Best English Grapes
Published by Simon Huntington on 07/03/2019
Looking to get into English wine, but not sure what grapes to be looking out for? Head of Consumer Sales Simon Huntington checks out some of the most delicious options.
England, in recent years, has become acclaimed as one of the world’s best producers of sparkling wines, and English fizz has beaten French Champagnes at a number of blind tastings. Yet the rise in quality of English still wines has been just as remarkable, if not as headline-grabbing.
Some grapes like Bacchus actually seem to work better in English terroir than anywhere else. Others like Chardonnay aren’t better – just different – with distinctive flinty characteristics when grown in England’s chalky soils.
The modern English wine industry is still so young that it’s a time of incredible learning, growth and change. The famous wine regions of continental Europe have had centuries to work out the best terroirs for growing grapes, and the best varieties to have planted. England’s just getting started – so while there are exquisite wines being made, there are also plenty of wines out there that have… room for improvement.
So to save you the trouble of sorting the wheat from the chaff, we’ve outlined England’s best grapes:
If you love Chablis, but hate buttery Chardonnays from the southern hemisphere, then English Chardonnay is for you. Like Chablis, good English Chardonnays have delicate structure and rounded mouthfeel from ageing on lees, yet they add a flinty mineral character from being grown on England’s chalky soils.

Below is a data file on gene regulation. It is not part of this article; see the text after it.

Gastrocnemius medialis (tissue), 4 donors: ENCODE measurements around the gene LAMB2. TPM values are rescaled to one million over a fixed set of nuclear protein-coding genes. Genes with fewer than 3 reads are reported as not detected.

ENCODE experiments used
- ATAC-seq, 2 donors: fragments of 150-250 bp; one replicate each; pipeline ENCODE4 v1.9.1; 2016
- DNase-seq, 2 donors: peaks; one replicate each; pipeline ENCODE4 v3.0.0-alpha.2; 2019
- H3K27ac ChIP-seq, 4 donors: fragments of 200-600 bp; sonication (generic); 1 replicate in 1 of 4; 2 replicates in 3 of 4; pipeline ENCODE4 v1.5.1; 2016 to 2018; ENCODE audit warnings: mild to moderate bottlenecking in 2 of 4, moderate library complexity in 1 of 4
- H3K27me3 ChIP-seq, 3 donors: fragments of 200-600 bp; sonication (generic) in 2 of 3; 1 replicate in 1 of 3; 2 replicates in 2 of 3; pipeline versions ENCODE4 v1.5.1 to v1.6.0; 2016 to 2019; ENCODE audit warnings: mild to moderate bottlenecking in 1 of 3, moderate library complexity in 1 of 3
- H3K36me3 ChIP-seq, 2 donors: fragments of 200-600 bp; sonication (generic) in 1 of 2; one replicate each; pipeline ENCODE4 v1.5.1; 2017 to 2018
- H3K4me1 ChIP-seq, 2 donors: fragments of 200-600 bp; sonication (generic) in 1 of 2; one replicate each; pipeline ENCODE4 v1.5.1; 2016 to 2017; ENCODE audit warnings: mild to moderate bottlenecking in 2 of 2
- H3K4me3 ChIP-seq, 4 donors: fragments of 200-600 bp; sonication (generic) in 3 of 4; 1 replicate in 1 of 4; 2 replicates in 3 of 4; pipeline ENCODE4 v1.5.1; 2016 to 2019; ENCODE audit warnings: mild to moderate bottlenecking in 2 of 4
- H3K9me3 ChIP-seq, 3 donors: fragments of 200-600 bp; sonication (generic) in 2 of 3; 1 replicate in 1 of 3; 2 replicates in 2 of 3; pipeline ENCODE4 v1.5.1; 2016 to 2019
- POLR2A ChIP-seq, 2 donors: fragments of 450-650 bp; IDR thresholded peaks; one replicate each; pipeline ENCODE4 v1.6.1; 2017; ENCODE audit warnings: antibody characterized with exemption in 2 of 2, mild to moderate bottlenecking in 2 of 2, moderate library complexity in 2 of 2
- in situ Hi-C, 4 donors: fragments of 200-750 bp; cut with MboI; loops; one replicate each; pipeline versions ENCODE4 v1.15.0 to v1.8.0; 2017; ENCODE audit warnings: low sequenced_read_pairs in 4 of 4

Two superb examples are London Cru Chancery Lane Chardonnay, which is fresh, delicate and incredibly gluggable, and Simpson Estate Gravel Castle Chardonnay, which shows wonderful apple and nashi pear character, with creamy texture and a finely mineral finish.
Not just for sparkling
England’s Pinot Noir is principally grown for sparkling wine production – as one of the three authorised varieties in Champagne, it’s a crucial component of most Traditional Method English sparkling wines.
Many sparkling wine producers also make a still wine with some of their left over Pinot, but these can lack body and fruit intensity, since grapes for sparkling wines are typically picked too early for optimum still wine production.
The best examples – like Simpson Estate Rabbit Hole Pinot Noir – are made from Burgundian Pinot Noir clones – specifically intended for still wine production and farmed separately to sparkling wine grapes. In this case, they can show the body and ripe fruit of a good red Burgundy, with a distinctive mineral character from England’s chalky soils.
As a sideline, English Pinot Noir can also make exceptionally pure, delicate rosé. For a superb, Provence-like example from Kent, check out Simpson Estate Railway Hill Rosé, or for bashfully pale Pinot rosé from Surrey, try London Cru Rosaville Rd Rosé.
The Queen of England
Bacchus loves the English climate. Like a typical northern-European who gets burnt the second the sun comes out, Bacchus suffers when the climate gets too warm, and its wines can lack vibrancy, acidity and aromatic profile.
Of course too much sunshine is rarely a problem in England, and Bacchus grapes ripen perfectly, yet maintain a wonderfully zingy, citrus character, to match with aromas of elderflower and freshly-mown meadow. Top examples like London Cru Baker St Bacchus are utterly evocative of the English countryside – and there really isn’t a better match with a plate of freshly-shucked Whitstable oysters.
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